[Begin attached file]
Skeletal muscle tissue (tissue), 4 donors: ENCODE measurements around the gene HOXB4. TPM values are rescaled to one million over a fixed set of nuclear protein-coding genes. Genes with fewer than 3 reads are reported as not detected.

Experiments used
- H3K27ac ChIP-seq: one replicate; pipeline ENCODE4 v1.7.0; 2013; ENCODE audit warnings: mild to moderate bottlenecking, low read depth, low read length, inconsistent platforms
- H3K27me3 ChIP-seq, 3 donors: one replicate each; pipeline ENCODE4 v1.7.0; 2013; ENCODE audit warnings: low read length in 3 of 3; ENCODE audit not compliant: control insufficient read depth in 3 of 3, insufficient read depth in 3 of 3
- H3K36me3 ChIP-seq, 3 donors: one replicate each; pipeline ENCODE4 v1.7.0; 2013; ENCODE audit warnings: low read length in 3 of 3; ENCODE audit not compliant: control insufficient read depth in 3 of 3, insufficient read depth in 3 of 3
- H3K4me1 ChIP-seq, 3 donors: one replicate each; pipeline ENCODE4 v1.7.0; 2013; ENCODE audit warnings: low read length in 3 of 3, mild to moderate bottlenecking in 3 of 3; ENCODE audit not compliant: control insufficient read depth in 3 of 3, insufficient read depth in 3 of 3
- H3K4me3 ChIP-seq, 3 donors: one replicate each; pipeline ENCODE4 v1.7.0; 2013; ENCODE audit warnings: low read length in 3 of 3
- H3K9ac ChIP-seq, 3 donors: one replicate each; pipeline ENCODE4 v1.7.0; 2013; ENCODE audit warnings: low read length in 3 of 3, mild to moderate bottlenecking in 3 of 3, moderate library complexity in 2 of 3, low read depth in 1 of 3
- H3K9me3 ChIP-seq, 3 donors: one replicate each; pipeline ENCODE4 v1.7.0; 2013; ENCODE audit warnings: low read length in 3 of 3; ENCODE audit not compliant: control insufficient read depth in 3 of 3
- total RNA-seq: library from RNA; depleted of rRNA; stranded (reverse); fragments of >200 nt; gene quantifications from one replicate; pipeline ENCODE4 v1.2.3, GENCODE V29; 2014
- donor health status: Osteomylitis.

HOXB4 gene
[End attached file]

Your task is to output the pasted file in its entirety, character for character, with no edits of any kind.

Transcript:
Skeletal muscle tissue (tissue), 4 donors: ENCODE measurements around the gene HOXB4. TPM values are rescaled to one million over a fixed set of nuclear protein-coding genes. Genes with fewer than 3 reads are reported as not detected.

Experiments used
- H3K27ac ChIP-seq: one replicate; pipeline ENCODE4 v1.7.0; 2013; ENCODE audit warnings: mild to moderate bottlenecking, low read depth, low read length, inconsistent platforms
- H3K27me3 ChIP-seq, 3 donors: one replicate each; pipeline ENCODE4 v1.7.0; 2013; ENCODE audit warnings: low read length in 3 of 3; ENCODE audit not compliant: control insufficient read depth in 3 of 3, insufficient read depth in 3 of 3
- H3K36me3 ChIP-seq, 3 donors: one replicate each; pipeline ENCODE4 v1.7.0; 2013; ENCODE audit warnings: low read length in 3 of 3; ENCODE audit not compliant: control insufficient read depth in 3 of 3, insufficient read depth in 3 of 3
- H3K4me1 ChIP-seq, 3 donors: one replicate each; pipeline ENCODE4 v1.7.0; 2013; ENCODE audit warnings: low read length in 3 of 3, mild to moderate bottlenecking in 3 of 3; ENCODE audit not compliant: control insufficient read depth in 3 of 3, insufficient read depth in 3 of 3
- H3K4me3 ChIP-seq, 3 donors: one replicate each; pipeline ENCODE4 v1.7.0; 2013; ENCODE audit warnings: low read length in 3 of 3
- H3K9ac ChIP-seq, 3 donors: one replicate each; pipeline ENCODE4 v1.7.0; 2013; ENCODE audit warnings: low read length in 3 of 3, mild to moderate bottlenecking in 3 of 3, moderate library complexity in 2 of 3, low read depth in 1 of 3
- H3K9me3 ChIP-seq, 3 donors: one replicate each; pipeline ENCODE4 v1.7.0; 2013; ENCODE audit warnings: low read length in 3 of 3; ENCODE audit not compliant: control insufficient read depth in 3 of 3
- total RNA-seq: library from RNA; depleted of rRNA; stranded (reverse); fragments of >200 nt; gene quantifications from one replicate; pipeline ENCODE4 v1.2.3, GENCODE V29; 2014
- donor health status: Osteomylitis.

HOXB4 gene